The Economics of Contracts: Theories and Applications

By Eric Brousseau; Jean-Michel Glachant | Go to book overview

NOTES

We would like to thank Ioannis Kessides and David Newbery for their persistent questioning and Richard Green for helpful comments. All remaining errors are naturally our own.

1
This section draws heavily on Spiller (1996).
2
Specific or sunk investments are those, once undertaken, whose value in alternative uses is substantially below their investment cost.
3
See, among others; Goldberg (1976); Williamson (1988b); Barzel (1989); North (1990); Levy and Spiller (1993, 1994).
4
Observe that the source of financing does not change this computation. For example, if the company is completely leveraged, a price below average cost will bring the company to bankruptcy, eliminating the part of the debt associated with the sunk investments. Only the part of the debt that is associated with the value of the non-sunk investments would be able to be subsequently serviced.
5
Observe that this incentive exists both for public and private companies. (See Spiller and Savedoff 2000.)
6
The company will be willing to continue operating because its return from operating will exceed its return from shutting down and deploying its assets elsewhere. On the other hand, the firm will have very little incentive to invest new capital as it will not be able to obtain a return. While it is feasible to conceive loan financing for new investments, as non-repayment would bring the company to bankruptcy, that will not however be the case. Bankruptcy does not mean that the company shuts down. Since the assets are specific, bankruptcy implies a change of ownership from stock holders to creditors. Now creditors' incentives to operate will be the same as the firm, and they would be willing to operate even if quasi-rents are expropriated. Thus, loan financing will not be feasible either.
7
Consider, for example, the case of Montevideo's Gas Company (MGC). Throughout the 1950s and 1960s the MGC, owned and operated by a British company, was denied price increases. Eventually, during the rapid inflation of
the 1960s it went bankrupt and was taken over by the government. Compare this example to the expropriation by the Perón administration of ITT's majority holdings in the Unión Telefónica del Rio de la Plata (UTRP), (UTRP was the main provider of telephones in the Buenos Aires region). In 1946 the Argentinean government paid US$95 million for ITT's holdings, or US$623 million in 1992 prices. Given UTRP's 457,800 lines, it translates at US$1,360 per line in 1992 prices (deflator: capital equipment producer prices). Given that in today's prices, the marginal cost of a line in a large metropolitan city is approximately US$650, the price paid by the Perón administration does not seem unusually low. See Hill and Abdala (1996).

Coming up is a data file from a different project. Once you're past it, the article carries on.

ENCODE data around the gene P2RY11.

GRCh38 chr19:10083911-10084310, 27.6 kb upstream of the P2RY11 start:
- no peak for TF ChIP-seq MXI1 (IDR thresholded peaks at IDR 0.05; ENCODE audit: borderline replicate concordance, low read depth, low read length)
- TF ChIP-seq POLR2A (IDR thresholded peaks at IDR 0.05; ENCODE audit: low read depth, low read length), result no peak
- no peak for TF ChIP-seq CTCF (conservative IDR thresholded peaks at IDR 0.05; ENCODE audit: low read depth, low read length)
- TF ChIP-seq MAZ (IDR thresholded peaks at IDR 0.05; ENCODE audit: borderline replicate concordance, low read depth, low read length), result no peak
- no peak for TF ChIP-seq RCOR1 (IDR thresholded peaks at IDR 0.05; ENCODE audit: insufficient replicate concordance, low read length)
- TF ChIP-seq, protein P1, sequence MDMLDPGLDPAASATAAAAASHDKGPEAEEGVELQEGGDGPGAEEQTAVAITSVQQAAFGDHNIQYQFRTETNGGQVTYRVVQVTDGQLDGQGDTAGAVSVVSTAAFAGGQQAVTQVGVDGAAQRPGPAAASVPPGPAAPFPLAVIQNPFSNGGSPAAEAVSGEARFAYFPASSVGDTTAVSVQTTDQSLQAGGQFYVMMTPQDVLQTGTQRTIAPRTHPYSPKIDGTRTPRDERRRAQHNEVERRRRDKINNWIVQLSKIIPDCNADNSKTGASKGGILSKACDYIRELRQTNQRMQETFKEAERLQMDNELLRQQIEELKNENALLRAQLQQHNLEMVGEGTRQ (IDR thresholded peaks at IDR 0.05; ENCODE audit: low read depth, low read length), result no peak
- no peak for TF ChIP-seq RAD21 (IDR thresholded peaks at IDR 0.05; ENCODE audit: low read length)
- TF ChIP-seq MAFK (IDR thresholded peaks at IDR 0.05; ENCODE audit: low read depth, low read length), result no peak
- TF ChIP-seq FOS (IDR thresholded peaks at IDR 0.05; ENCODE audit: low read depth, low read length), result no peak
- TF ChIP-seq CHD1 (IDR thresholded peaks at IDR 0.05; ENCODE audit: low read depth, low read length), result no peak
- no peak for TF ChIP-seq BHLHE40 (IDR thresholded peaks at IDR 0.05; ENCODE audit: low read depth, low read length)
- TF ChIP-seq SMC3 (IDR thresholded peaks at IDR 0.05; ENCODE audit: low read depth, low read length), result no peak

8
See, Goldberg (1976) for one of the first treatments of this problem. See also Williamson (1976).
9
Indeed, the Colombian regulation of value added networks specifically stipulates that the government cannot set their prices, nor that there are any exclusivity provisions. Thus, regulation here means total lack of governmental discretion.
10
On this, see more below.
11
Williamson's basic contracting schema applies here. See Williamson (1995).
12
An alternative way of reducing the specificity of the firm's investment is by customers undertaking the financing of the sunk assets.
13
In this sense it is not surprising that private telecommunications operators have rushed to develop cellular rather than fixed-link networks in Eastern European countries. While cellular has a higher long-run cost than fixed link, and on some quality dimensions is also an inferior product, the magnitude of investment in specific assets is much smaller than in fixed-link networks. Furthermore, a large portion of the specific investments in cellular telephony is undertaken by the customers themselves (who purchase the handsets).
14
The privatization of Argentina's telecommunications companies is particularly illuminating. Prior to the privatization, telephone prices were raised well beyond international levels. It is not surprising that, following the privatization, the government reneged on aspects of the license such as price indexation. The initial high prices, though, allowed the companies to remain profitable, even following the government's deviation from the license provisions. See Levy and Spiller (1993).
15
The concept of regulation as a design problem was first introduced in Levy and Spiller (1993). Here we use the terminology subsequently developed in Levy and Spiller (1994).
16
Williamson would call such constraints on regulatory decision-making “contractual governance institutions. ” (See Williamson 1985, p. 35.)
17
Commenting on the interaction among technology (institutions), governance, and price (regulatory detail) Williamson (1985, p. 36) says, “[i]n as much as price and governance are linked, parties to a contract should not expect to have their cake (low price) and eat it too (no safeguard). ” In other words, there is no “free institutional lunch. ”
18
This section draws heavily on Levy and Spiller (1994).
19
For analysis of the role of separation of powers in diminishing the discretion of the executive, see Gely and Spiller (1990) and McCubbins, Noll and Weingast (1987, 1989), and the references therein.

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